... (Monticello, Houses of Parliament, Chicago Auditorium, Metropolitan Opera House) ... Design to achieve Functional Requirements rather than just to meet ... – PowerPoint PPT presentation

Number of Views:1318
Avg rating:5.0/5.0
Slides: 144
Provided by: jamese94
Category:

less

Write a Comment
User Comments (0)
Transcript and Presenter's Notes

Title: Underfloor Air Distribution UFAD Systems: Design Issues, Principles and Practices


1
Underfloor Air Distribution (UFAD)
SystemsDesign Issues, Principles and Practices
Sponsored by National Energy Management Institute
By James E. Woods, Ph.D., P.E 25-26 September
2003
Building Diagnostics Research Institute
2
Seminar Overview and Purpose
  • The purpose of this seminar is to explore the
    use of Building Diagnostics principles and
    procedures (i.e., protocol) for evaluating the
    expected performance of underfloor air
    distribution (UFAD) systems as alternative to
    conventional air distribution (CAD) systems
    during design.

3
Objectives
  • The objectives of this seminar are to provide
  • Valid and reliable information on the advantages
    and disadvantages of UFAD systems compared to CAD
    systems,
  • A protocol that can be used to evaluate the
    appropriateness of a UFAD system for a specific
    project, and
  • Obtain feedback for subsequent revisions to the
    Protocol and to this Training Manual.

4
Educational Outcomes
  • Increased understanding of advantages and
    disadvantages of UFAD systems.
  • Increased ability to predict, through diagnostic
    procedures, the performance of UFAD systems for
    site-specific applications.

5
Seminar Content
  • Session 1 Introduction and Overview (1 hour)
  • Session 2 Design Issues (1 hour)
  • Session 3 Principles of Psychrometrics, Air
    Distribution, and Energy and Mass Balances (4
    hours)
  • Session 4 Principles and Procedures of Building
    Diagnostics and Commissioning (Define a Set of
    Evaluation Criteria) (3 hours)
  • Session 5 Practice evaluating the Performance of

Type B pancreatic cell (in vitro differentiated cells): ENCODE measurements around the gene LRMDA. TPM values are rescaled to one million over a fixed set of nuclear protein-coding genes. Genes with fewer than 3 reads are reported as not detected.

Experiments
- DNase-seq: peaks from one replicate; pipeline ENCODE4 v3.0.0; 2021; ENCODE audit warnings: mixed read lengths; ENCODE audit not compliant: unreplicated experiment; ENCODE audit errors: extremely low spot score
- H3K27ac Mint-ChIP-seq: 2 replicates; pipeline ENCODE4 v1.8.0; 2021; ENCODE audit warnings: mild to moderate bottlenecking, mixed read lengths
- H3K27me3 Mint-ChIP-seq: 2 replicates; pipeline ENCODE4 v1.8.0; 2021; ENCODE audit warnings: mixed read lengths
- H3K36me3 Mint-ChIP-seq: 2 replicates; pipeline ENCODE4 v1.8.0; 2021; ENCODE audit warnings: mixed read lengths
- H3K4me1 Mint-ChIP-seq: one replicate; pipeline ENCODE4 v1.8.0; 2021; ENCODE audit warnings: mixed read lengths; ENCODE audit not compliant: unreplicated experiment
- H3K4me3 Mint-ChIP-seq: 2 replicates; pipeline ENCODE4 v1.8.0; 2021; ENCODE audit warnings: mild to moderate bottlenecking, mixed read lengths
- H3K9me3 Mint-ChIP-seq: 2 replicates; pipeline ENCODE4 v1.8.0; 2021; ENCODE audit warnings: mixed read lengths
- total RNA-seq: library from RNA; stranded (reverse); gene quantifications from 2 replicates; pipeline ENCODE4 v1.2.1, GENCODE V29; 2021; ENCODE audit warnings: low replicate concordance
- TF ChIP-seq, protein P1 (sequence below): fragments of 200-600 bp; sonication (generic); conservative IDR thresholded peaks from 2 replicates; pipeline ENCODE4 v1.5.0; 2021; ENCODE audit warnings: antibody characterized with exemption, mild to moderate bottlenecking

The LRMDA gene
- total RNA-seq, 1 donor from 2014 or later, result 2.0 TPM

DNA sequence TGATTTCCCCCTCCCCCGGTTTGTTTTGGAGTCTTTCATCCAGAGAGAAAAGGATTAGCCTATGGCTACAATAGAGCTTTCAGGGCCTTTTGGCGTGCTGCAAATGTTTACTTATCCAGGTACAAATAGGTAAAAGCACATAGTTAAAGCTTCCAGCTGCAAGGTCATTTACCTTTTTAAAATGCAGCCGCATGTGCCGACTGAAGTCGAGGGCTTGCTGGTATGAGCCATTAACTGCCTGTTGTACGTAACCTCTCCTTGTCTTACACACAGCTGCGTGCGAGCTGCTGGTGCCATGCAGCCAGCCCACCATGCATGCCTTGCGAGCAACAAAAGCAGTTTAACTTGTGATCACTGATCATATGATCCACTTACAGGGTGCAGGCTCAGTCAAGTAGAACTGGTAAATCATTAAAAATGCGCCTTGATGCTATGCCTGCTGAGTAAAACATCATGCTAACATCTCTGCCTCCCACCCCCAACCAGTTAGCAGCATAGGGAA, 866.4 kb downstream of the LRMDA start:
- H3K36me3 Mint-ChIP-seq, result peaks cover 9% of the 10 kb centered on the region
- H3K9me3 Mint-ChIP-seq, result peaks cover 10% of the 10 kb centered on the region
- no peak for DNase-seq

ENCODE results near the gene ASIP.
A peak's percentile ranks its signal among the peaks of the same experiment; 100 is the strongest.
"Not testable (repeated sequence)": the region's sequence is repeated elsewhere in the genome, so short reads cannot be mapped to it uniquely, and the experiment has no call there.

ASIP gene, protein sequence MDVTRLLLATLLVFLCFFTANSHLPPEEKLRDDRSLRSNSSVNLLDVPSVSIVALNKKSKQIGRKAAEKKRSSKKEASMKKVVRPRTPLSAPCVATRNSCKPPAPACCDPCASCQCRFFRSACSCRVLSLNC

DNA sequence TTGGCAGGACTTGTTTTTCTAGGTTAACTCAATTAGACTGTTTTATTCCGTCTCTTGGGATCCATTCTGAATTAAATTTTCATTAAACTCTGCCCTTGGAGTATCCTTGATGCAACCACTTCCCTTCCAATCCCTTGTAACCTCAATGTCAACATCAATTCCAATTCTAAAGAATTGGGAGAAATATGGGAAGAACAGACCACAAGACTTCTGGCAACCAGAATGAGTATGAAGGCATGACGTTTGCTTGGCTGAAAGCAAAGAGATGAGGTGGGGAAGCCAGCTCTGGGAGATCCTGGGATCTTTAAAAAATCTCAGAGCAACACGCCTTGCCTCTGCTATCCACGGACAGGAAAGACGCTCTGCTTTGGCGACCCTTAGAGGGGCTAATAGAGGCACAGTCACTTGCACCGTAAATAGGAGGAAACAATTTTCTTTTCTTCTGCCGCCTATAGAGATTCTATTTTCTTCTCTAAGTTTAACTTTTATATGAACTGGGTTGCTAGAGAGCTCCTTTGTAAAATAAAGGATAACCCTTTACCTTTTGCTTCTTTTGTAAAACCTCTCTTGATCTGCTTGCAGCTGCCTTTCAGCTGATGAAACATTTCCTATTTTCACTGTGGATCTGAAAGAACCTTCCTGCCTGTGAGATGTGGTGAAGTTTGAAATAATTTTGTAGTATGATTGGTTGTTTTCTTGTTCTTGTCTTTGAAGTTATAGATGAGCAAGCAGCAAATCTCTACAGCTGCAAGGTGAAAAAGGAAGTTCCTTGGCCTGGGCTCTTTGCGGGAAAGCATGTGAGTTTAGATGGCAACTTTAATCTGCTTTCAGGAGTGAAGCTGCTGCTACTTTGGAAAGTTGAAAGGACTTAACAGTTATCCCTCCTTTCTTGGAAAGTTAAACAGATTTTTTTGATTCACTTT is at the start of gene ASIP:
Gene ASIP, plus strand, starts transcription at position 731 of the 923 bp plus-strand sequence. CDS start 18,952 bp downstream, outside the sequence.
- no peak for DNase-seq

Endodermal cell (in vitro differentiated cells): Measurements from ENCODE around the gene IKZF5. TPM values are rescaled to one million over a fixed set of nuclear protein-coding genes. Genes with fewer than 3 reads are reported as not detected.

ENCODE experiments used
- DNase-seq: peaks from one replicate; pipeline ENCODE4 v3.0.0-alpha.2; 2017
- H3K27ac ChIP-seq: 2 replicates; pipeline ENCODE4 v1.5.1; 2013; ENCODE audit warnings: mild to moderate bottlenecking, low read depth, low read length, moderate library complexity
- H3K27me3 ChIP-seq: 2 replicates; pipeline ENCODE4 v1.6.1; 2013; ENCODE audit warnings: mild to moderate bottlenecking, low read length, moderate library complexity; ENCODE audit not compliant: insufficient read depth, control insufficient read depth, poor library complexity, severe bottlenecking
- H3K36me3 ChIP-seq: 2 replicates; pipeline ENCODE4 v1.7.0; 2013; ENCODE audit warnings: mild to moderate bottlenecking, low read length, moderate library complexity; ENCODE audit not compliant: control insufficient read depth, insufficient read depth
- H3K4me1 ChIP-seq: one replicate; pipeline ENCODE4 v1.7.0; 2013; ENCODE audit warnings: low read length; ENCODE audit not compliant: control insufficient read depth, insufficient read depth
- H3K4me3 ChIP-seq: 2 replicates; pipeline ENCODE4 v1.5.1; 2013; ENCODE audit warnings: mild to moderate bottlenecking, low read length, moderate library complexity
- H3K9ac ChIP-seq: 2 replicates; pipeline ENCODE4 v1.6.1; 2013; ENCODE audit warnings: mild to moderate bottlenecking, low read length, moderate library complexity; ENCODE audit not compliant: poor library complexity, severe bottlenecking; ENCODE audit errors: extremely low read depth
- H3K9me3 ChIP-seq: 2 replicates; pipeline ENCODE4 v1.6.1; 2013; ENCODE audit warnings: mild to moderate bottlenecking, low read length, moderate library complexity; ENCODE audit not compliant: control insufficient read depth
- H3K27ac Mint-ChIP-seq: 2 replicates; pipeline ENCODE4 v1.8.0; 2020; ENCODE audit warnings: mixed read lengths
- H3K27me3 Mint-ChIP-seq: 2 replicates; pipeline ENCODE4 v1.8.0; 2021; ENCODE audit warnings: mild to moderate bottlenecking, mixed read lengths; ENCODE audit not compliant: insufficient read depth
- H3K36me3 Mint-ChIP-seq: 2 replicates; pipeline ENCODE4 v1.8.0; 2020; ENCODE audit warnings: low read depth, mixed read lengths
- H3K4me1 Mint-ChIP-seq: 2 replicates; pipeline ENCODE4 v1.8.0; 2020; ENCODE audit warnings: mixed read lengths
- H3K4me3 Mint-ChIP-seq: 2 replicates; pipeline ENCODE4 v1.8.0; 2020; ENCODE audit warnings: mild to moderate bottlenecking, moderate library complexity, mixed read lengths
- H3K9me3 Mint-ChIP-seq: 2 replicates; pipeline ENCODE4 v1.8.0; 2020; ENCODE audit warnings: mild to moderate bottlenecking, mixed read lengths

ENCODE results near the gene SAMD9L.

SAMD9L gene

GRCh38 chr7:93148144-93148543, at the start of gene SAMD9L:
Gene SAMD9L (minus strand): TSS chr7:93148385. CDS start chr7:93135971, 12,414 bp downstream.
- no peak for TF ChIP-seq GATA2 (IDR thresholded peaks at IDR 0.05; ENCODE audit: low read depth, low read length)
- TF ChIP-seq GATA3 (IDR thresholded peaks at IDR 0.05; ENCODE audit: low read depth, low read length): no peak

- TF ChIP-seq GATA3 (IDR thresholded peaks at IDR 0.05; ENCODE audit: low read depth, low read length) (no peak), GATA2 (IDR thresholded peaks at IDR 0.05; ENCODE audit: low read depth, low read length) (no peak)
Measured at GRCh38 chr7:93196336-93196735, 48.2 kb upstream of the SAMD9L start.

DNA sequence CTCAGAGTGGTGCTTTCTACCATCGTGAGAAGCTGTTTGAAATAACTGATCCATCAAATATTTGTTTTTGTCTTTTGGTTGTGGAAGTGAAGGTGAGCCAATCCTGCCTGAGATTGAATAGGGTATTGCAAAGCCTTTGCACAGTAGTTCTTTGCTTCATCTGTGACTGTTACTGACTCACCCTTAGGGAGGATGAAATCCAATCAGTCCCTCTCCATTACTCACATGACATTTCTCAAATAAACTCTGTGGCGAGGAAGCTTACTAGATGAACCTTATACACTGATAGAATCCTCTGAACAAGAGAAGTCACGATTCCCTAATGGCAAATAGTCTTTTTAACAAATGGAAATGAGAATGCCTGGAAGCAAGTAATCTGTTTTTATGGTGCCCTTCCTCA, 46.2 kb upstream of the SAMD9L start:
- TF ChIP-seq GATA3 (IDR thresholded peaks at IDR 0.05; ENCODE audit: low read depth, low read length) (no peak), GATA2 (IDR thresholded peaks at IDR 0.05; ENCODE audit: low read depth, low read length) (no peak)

UFAD as Alternative to CAD systems during Design
    (4 hours)
  • Session 6 Discuss results of Practice Session
    and provide feedback (2 hours)

6
Team Organization
Team 1 1. 2. 3. 4. 5.
Team 2 1. 2. 3. 4. 5.
Team 3 1. 2. 3. 4. 5.
Team 4 1. 2. 3. 4. 5.
7
Introduction of Example Problem
  • Project Description
  • Program Objectives
  • Problem Statement
  • Sketch of Floor Plan
  • General Characteristics

8
Example Problem Project
  • A general office area for a mid-level floor of a
    new speculative building in Washington, DC

9
Example Problem Program Objectives
  • Provide an office environment that is
  • Conducive to high expectations of human response
    and occupant performance
  • Protective of exposures from contaminants that
    are naturally occurring (e.g., mold), accidental
    (e.g., spills, fire and smoke), and intentional
    (e.g., chemical, biological, radiological)
  • Energy Efficient and Cost Effective

10
Example Problem Problem Statement
  • Determine if CAD, UFAD, or a combination of
    systems is appropriate to meet the Program
    Objectives

11
Example Problem Sketch of Floor Plan
15
Perimeter 8,700 ft2
15
45
80
45
15
25
Interior 12,100 ft2
St
St
SW
Lobby
El
MER
40
M
Core 3,200 ft2
El
MER
W
SW
St
25
N
15
12
Example ProblemGeneral Characteristics
13
Focus of Session 1 Overview
  • Current Drivers
  • What is a UFAD System? How does it differ from a
    CAD System?
  • Brief History
  • Prior to 1900s (Heating and Ventilation)
  • Cleanrooms and Computer Spaces (Cooling)
  • Flexible Workspaces (Access to cabling, thermal
    and ventilation)
  • Types and Variations of UFAD Systems
  • Supply Air (positive or neutral pressure, ducted
    or unducted)
  • Return Air (ceiling plenum or ducted, floor
    ducted or unducted)
  • Methods of Evaluation
  • Psychrometrics
  • Building Diagnostics

14